Sunday, 20 January 2019

A little post about a geogif

This is a short post about map-based animated gifs (i.e. the humble geogif). It's not about general elections in the UK because that would not be a sensible topic. It's a bit about design choices, just in case anyone is interested, and it's also a bit about the method and data. Here's the final gif, below, which I posted on twitter recently. I wanted to make something that told the story of the 2017 General Election in a short time frame - in this case 30 seconds.

This is about 4.7MB

In the original version of this, the large font was too thin so in this version it's bold and easier to read. You could probably tell what it shows and how long it takes to show it, but with this text there is no doubt. This stems from the redundancy principle that you'll hear John Burn-Murdoch talk about in relation to his work with the FT. I've used Raleway as the font, though I think perhaps I should have chosen something slightly cleaner. I'm not that keen on the numbers with Raleway, though it is a lovely font. By the way, this was all done with QGIS Atlas and only one map layer. See bottom of page for the sources.

The constituency names are displayed incredibly quickly below the main text (for 46 milliseconds each). Not because I want them to be read; more for effect so that people can pick out names they know as it runs through. Of course, it's also so that when you pause it you can see which constituency we're up to (more relevant in other formats). Then when the name of a constituency appears, the corresponding hexagon to the right has a black border to it. Not thick enough here probably, but you should be able to see it.

Since the results file from the House of Commons Library is so detailed, I was able to add the time each result was declared, which I did as a digital clock. Again, adding a bit of redundancy in making the times work like a clock, just in an attempt to speed up cognition. Below the clock the number shows the order of the result (from 1 to 650) and whether the result was a hold or a gain from another party. I added a green banner to the top left to say when the General Election was. I did use the numeric format for this in an earlier version, but there are two problems with this: i) I think it's more difficult to process compared to seeing the word 'June' in there; and ii) we can't have our US friends thinking the election was on August 6th. I like to avoid doubt in such situations. That's why I moved house on the 8th of August 😉.

I also wanted to add a chart because you can't tell just by looking who actually wins the most seats. That's why in the final version I added the animated bar chart in the top right (previously it was a boring, non-animated one). This was also done using QGIS Atlas. I think this helps tell the story of the night as it's often the case that in more urban, tightly-packed constituencies (where Labour do well) the counts are quicker and they race off to an early lead. It also gives it a bit of jostling for position/race feel to it, which I like.

At 03:12 Labour are in the lead

According to the data, it wasn't until Daventry, the 498th declared result, that the Conservatives gained the lead from Labour. This happened at 04:09 in the morning.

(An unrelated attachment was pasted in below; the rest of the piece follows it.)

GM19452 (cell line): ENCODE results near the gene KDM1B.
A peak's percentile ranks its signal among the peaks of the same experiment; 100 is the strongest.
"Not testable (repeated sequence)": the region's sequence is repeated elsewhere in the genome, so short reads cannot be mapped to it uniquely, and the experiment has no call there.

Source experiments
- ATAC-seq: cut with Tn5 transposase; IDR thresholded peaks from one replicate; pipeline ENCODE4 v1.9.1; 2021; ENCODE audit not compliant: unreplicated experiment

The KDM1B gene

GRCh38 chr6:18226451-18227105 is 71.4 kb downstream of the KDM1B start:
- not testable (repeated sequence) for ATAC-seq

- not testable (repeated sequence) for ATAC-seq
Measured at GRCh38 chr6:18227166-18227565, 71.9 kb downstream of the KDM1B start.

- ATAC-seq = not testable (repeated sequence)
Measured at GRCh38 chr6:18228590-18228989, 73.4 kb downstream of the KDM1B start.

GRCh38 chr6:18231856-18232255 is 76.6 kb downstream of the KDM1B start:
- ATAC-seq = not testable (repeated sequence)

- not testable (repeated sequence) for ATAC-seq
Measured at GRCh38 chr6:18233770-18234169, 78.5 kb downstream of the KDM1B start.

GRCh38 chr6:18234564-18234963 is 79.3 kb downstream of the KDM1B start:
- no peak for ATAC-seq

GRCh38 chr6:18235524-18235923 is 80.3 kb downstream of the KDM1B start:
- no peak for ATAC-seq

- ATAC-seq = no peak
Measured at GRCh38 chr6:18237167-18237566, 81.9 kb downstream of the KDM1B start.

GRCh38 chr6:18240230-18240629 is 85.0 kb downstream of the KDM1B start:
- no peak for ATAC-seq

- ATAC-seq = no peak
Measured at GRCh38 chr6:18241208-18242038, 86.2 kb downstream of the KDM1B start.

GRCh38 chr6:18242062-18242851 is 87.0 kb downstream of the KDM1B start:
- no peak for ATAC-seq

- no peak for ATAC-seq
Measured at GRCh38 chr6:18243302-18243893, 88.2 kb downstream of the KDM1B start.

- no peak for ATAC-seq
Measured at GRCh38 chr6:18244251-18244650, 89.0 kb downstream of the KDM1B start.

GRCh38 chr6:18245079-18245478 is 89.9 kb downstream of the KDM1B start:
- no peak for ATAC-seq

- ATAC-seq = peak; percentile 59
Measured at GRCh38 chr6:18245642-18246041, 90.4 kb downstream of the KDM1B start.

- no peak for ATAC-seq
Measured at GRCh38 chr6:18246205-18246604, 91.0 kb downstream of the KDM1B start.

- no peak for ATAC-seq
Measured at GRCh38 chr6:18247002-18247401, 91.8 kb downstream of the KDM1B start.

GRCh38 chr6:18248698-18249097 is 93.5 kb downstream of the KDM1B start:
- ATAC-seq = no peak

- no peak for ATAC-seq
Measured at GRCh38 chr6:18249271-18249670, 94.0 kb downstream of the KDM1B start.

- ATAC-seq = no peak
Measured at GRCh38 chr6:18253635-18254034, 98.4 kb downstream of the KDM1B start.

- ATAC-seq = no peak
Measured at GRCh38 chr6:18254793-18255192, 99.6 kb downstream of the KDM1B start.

Celebration or desolation, depending upon your allegiance (possibly)

"Hey, why did you lump my favourite political party into the 'other' category"?

Fair comment. You're right, it's not very nice, but I didn't want to add ten bars so this is what we have. Plus, I thought it wouldn't be too much of a stretch since the lower numbers of the individual groups within the 'Other' category mean they can easily be counted.

I added the numbers to the bars for completeness, and because it wasn't that difficult, and of course the party labels below the bars.

All I wanted to do here was tell the story of the 2017 General Election in a 30 second gif, deliver a lot of information in doing it and have a bit of fun. The idea is that you watch it multiple times to get the story of the evening. Each frame is on for about 0.046 seconds, so the whole thing lasts about 30 seconds. Well, it would have lasted 29.9 seconds but I kept the last frame on for 5 seconds to give viewers a breather and some time to process things before it re-loops.

Now for a few words on the method.

The basic method is to create a set of individual images which are then used as single frames displayed for a short duration in a gif. I do this using QGIS Atlas. You can create gifs from a set of images in a number of different ways, but I use GIMP because it works really well, is open source, not that difficult and you can optimise the animation so the file size is low. The method is described in an earlier blog post I did, from about half way down the page.

When exporting the gif you can choose the duration of each frame, but I like to have the final frame on for longer, at least a few seconds, so that people have time to take in what they are seeing after the rapid fire sequence of frames before it. There's a nice script you can use to set the frame duration of all frames automatically and then you can change the final one manually.

Export options for gifs in GIMP

What I normally do is export individual images from QGIS Atlas at 300dpi and then I batch re-size them in IrfanView, normally to max width/height of 1000 pixels. IrfanView is simple but surprisingly powerful and I've used it for about 15 years now. It can do just about anything, apart from solve Brexit (though I suspect it could do that too). I have found that I get a higher image quality doing it this way, rather than exporting images at 1000 pixels from QGIS.